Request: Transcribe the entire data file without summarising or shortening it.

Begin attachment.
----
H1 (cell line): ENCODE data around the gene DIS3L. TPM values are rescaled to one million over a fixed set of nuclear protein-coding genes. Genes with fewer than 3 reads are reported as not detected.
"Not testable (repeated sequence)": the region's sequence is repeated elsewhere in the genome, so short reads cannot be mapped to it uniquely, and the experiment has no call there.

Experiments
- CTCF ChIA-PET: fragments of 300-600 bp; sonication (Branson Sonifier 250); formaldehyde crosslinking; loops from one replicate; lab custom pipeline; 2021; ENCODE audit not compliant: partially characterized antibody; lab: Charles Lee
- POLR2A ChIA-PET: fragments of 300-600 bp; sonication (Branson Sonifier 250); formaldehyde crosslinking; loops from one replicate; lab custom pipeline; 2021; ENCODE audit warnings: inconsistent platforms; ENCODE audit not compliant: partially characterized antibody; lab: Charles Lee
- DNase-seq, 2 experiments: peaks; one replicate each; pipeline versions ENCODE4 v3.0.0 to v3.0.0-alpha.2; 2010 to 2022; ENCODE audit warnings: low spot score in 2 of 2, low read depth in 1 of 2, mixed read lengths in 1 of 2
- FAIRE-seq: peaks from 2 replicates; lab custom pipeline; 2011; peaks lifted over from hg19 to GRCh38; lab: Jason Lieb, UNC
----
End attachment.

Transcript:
H1 (cell line): ENCODE data around the gene DIS3L. TPM values are rescaled to one million over a fixed set of nuclear protein-coding genes. Genes with fewer than 3 reads are reported as not detected.
"Not testable (repeated sequence)": the region's sequence is repeated elsewhere in the genome, so short reads cannot be mapped to it uniquely, and the experiment has no call there.

Experiments
- CTCF ChIA-PET: fragments of 300-600 bp; sonication (Branson Sonifier 250); formaldehyde crosslinking; loops from one replicate; lab custom pipeline; 2021; ENCODE audit not compliant: partially characterized antibody; lab: Charles Lee
- POLR2A ChIA-PET: fragments of 300-600 bp; sonication (Branson Sonifier 250); formaldehyde crosslinking; loops from one replicate; lab custom pipeline; 2021; ENCODE audit warnings: inconsistent platforms; ENCODE audit not compliant: partially characterized antibody; lab: Charles Lee
- DNase-seq, 2 experiments: peaks; one replicate each; pipeline versions ENCODE4 v3.0.0 to v3.0.0-alpha.2; 2010 to 2022; ENCODE audit warnings: low spot score in 2 of 2, low read depth in 1 of 2, mixed read lengths in 1 of 2
- FAIRE-seq: peaks from 2 replicates; lab custom pipeline; 2011; peaks lifted over from hg19 to GRCh38; lab: Jason Lieb, UNC